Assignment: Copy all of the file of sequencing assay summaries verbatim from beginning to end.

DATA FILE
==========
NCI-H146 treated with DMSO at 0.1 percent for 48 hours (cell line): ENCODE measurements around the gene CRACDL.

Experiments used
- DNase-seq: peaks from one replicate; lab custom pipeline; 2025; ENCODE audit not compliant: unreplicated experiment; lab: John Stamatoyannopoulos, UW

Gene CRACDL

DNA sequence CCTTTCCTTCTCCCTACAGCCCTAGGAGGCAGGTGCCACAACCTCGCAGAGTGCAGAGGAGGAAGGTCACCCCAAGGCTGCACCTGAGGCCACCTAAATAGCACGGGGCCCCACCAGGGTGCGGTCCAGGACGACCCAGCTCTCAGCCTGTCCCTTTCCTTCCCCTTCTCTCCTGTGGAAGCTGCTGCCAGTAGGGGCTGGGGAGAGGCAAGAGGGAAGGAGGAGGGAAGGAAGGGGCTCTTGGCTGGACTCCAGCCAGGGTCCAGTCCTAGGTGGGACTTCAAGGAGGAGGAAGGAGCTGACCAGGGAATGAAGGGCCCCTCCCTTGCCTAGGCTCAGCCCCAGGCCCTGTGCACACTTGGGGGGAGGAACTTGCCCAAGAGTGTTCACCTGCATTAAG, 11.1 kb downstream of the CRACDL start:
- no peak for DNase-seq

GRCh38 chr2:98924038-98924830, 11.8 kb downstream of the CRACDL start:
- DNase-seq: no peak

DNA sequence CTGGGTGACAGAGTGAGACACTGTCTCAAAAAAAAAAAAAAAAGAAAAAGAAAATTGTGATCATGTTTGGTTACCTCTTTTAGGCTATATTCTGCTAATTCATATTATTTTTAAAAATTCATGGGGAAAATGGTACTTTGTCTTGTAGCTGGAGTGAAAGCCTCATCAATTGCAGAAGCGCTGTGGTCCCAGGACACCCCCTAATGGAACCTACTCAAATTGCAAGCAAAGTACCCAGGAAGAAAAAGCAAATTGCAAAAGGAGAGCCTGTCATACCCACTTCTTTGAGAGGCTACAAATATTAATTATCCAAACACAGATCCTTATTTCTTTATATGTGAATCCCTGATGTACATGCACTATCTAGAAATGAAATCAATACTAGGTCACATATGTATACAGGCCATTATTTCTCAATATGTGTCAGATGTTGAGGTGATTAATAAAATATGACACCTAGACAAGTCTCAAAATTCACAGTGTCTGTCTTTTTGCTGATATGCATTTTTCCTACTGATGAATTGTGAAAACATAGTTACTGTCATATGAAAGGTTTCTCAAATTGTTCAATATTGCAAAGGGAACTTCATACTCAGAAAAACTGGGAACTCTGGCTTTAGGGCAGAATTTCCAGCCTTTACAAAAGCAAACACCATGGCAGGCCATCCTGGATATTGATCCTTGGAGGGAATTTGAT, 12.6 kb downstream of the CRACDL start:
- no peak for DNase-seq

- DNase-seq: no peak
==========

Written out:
NCI-H146 treated with DMSO at 0.1 percent for 48 hours (cell line): ENCODE measurements around the gene CRACDL.

Experiments used
- DNase-seq: peaks from one replicate; lab custom pipeline; 2025; ENCODE audit not compliant: unreplicated experiment; lab: John Stamatoyannopoulos, UW

Gene CRACDL

DNA sequence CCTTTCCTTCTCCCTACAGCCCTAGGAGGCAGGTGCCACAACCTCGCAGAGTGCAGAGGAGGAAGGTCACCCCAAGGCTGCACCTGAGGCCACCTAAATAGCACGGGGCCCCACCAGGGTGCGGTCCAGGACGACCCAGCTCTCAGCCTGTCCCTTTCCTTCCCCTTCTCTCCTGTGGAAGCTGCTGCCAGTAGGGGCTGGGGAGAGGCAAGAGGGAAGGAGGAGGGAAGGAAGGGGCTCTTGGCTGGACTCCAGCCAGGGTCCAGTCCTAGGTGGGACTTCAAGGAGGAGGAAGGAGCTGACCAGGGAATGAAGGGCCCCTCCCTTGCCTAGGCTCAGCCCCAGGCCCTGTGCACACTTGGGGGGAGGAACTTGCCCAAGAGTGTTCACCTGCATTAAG, 11.1 kb downstream of the CRACDL start:
- no peak for DNase-seq

GRCh38 chr2:98924038-98924830, 11.8 kb downstream of the CRACDL start:
- DNase-seq: no peak

DNA sequence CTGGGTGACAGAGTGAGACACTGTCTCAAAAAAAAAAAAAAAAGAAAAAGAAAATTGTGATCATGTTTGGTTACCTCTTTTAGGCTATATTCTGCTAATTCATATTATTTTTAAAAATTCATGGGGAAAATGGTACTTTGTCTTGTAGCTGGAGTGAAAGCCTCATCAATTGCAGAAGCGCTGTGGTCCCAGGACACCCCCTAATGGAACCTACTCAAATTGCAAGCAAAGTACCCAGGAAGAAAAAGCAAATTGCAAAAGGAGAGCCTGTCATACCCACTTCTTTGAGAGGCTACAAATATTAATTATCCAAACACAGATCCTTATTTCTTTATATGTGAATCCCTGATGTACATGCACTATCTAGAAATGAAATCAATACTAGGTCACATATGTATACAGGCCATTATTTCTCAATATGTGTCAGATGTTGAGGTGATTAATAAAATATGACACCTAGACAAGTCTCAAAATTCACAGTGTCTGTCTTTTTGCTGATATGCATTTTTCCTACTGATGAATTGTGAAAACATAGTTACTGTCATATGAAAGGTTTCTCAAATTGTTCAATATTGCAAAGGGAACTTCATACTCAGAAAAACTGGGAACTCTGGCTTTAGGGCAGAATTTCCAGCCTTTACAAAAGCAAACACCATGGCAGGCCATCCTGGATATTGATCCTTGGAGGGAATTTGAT, 12.6 kb downstream of the CRACDL start:
- no peak for DNase-seq

- DNase-seq: no peak